"While no chemical analysis was conducted on the blood of the complainant immediately after the incident, the Court believes that the physical manifestations that complainant was drugged consisting of dizziness, bodily weakness and strong desire to sleep were proven during the trial. Although complainant was able to walk to the apartelle, she had a hazy memory of what was going on as she remembered only the stairs and no more. It was only in the morning that she realized she was in an apartelle. Her hazy recollection of what happened to her explains why she committed minor inconsistencies in her statements, particularly before the NBI." 9

    Appellant would assail the findings of the trial court that he "used some form of violence" because the extra-genital injuries found on her body were just kissmarks. Suffice it to say here that appellant was charged with rape 10 which could be committed, even absent force or intimidation, when the woman was deprived of reason or was otherwise rendered unconscious. 11

    Appellant would fault the trial court for believing the testimony of private complainant despite a number of inconsistencies. He called attention, for instance, to her initial statements with the NBI on 01 April 1996 where she narrated that she was with Pinky when she met appellant at Wendy’s Nagtahan on 26 March 1996 and the complaint-affidavit she executed on 15 May 1996 in which she stated that she was alone when she met appellant. Romelita explained that she was not yet in her normal self 12 when she gave her statements to the NBI. Not knowing what appellant really did during her unconscious state at the apartelle room, she even called up appellant by telephone asking him what he did to her and to tell her parents about the incident, a statement that was later corroborated by appellant himself.chanrob1es virtua1 1aw 1ibrary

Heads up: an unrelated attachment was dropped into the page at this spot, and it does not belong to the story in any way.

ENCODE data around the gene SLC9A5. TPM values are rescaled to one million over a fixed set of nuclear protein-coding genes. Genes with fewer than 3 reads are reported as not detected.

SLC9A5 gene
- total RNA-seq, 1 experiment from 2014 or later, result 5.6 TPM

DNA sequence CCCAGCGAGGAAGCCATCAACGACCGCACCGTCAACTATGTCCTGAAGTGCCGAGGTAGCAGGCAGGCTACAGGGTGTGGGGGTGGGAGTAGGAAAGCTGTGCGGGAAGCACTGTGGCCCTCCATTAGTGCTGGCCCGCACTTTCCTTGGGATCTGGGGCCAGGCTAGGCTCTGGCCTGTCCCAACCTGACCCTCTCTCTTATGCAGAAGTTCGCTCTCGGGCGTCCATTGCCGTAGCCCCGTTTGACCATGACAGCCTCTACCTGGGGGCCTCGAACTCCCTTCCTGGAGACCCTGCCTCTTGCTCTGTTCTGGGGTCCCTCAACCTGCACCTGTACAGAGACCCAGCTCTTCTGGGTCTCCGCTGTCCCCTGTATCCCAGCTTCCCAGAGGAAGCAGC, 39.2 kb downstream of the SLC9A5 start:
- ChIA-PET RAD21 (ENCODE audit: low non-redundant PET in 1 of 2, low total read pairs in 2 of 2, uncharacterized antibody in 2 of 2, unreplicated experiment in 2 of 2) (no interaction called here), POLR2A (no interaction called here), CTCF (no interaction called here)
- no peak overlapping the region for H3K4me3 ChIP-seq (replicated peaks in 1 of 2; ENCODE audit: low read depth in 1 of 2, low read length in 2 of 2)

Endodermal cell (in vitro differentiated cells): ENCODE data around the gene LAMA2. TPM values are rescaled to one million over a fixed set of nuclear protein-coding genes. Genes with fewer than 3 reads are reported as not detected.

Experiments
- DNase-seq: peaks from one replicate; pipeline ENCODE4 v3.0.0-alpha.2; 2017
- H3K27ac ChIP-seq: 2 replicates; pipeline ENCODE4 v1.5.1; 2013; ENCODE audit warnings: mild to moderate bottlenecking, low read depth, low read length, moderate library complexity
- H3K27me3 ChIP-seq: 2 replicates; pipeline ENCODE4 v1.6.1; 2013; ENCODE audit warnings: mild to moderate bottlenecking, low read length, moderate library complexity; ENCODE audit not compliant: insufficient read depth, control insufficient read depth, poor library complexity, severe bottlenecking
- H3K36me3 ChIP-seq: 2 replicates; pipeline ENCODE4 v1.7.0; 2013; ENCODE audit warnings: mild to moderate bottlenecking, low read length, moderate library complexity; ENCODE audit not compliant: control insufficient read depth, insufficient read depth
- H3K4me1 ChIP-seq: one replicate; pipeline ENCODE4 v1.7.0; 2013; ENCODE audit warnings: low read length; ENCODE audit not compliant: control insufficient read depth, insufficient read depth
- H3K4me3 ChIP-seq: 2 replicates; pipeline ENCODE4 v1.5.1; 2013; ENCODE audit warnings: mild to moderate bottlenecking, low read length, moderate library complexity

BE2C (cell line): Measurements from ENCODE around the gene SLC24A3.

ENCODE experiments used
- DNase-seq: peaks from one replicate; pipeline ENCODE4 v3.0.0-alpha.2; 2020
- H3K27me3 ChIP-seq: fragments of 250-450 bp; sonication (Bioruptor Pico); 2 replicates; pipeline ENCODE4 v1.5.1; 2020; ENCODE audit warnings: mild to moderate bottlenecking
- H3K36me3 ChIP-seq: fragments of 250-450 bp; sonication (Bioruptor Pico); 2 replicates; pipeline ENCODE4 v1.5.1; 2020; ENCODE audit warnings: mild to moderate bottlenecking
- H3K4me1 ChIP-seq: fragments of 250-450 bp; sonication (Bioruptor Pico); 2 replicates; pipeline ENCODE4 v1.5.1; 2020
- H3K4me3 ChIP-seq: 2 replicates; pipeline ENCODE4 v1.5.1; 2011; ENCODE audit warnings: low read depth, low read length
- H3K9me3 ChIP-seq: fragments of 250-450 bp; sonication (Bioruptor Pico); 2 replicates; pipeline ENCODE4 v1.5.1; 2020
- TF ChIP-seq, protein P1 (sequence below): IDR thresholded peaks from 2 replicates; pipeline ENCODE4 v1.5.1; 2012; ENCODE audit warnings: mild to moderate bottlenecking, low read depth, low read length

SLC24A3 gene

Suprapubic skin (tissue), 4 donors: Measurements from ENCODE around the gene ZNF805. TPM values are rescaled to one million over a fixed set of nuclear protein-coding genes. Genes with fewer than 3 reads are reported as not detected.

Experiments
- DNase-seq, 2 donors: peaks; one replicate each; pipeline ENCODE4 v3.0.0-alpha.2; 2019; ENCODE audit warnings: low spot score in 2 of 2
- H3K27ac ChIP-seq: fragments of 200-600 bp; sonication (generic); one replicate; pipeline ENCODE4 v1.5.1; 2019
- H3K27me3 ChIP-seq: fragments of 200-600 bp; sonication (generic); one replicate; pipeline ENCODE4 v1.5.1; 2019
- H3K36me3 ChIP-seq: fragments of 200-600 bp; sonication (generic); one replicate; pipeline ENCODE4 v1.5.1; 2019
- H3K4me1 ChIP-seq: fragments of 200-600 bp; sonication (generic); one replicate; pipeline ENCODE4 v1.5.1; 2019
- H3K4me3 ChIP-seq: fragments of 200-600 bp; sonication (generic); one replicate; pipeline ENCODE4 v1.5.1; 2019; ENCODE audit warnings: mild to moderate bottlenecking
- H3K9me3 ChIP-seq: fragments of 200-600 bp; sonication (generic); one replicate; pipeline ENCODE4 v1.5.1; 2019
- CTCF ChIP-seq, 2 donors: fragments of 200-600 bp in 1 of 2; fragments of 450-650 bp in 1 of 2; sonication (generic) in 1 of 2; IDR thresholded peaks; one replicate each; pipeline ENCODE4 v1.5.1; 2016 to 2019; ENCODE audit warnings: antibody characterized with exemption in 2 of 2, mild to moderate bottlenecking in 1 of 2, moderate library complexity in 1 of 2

In any case, sworn statements are seldom considered to be final repositories of truth. 13 Affidavits or sworn statements are almost always incomplete and inaccurate but they do not necessarily detract from the credibility of a witness. 14 Equally important, inconsistencies which refer only to minor and insignificant details can reinforce rather than weaken the credibility of a witness; in fact, such inaccuracies could suggest that the witness is telling the truth. 15

    Appellant would make much of the fact that Romelita had not immediately shown anger or outrage at him or courage to herself inform her mother about the incident. As the Solicitor General so pointed out —